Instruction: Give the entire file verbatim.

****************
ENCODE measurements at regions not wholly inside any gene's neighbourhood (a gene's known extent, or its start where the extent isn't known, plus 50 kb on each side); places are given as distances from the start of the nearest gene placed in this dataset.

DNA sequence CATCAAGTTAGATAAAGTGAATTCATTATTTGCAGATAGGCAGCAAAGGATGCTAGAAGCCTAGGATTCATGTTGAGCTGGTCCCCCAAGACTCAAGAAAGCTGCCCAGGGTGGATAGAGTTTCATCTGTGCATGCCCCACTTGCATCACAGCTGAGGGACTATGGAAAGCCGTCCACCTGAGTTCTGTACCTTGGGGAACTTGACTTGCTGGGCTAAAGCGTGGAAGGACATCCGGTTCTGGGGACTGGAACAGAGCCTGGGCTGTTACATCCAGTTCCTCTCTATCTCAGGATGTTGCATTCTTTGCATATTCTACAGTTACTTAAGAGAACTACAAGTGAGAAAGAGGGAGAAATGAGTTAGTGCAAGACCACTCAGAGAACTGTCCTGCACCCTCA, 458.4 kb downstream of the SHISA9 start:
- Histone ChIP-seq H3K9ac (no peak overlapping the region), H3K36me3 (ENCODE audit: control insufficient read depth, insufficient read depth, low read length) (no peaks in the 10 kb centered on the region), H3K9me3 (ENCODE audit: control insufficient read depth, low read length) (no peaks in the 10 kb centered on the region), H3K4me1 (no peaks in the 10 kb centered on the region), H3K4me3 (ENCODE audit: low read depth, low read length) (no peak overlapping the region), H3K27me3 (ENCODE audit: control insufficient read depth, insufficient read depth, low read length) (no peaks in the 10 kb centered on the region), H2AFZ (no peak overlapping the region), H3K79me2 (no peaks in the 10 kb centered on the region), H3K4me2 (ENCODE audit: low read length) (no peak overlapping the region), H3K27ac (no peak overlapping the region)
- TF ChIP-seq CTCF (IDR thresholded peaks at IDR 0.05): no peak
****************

ENCODE measurements at regions not wholly inside any gene's neighbourhood (a gene's known extent, or its start where the extent isn't known, plus 50 kb on each side); places are given as distances from the start of the nearest gene placed in this dataset.

DNA sequence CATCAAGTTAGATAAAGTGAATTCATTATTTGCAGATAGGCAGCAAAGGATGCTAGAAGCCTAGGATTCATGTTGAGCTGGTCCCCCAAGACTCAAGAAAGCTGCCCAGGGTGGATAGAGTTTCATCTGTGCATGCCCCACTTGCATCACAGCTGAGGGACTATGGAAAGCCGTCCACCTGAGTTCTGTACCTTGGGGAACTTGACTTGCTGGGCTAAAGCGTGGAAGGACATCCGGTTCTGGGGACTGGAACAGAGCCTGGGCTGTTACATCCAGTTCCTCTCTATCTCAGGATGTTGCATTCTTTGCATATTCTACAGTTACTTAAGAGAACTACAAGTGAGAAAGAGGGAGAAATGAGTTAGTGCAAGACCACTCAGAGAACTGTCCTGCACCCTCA, 458.4 kb downstream of the SHISA9 start:
- Histone ChIP-seq H3K9ac (no peak overlapping the region), H3K36me3 (ENCODE audit: control insufficient read depth, insufficient read depth, low read length) (no peaks in the 10 kb centered on the region), H3K9me3 (ENCODE audit: control insufficient read depth, low read length) (no peaks in the 10 kb centered on the region), H3K4me1 (no peaks in the 10 kb centered on the region), H3K4me3 (ENCODE audit: low read depth, low read length) (no peak overlapping the region), H3K27me3 (ENCODE audit: control insufficient read depth, insufficient read depth, low read length) (no peaks in the 10 kb centered on the region), H2AFZ (no peak overlapping the region), H3K79me2 (no peaks in the 10 kb centered on the region), H3K4me2 (ENCODE audit: low read length) (no peak overlapping the region), H3K27ac (no peak overlapping the region)
- TF ChIP-seq CTCF (IDR thresholded peaks at IDR 0.05): no peak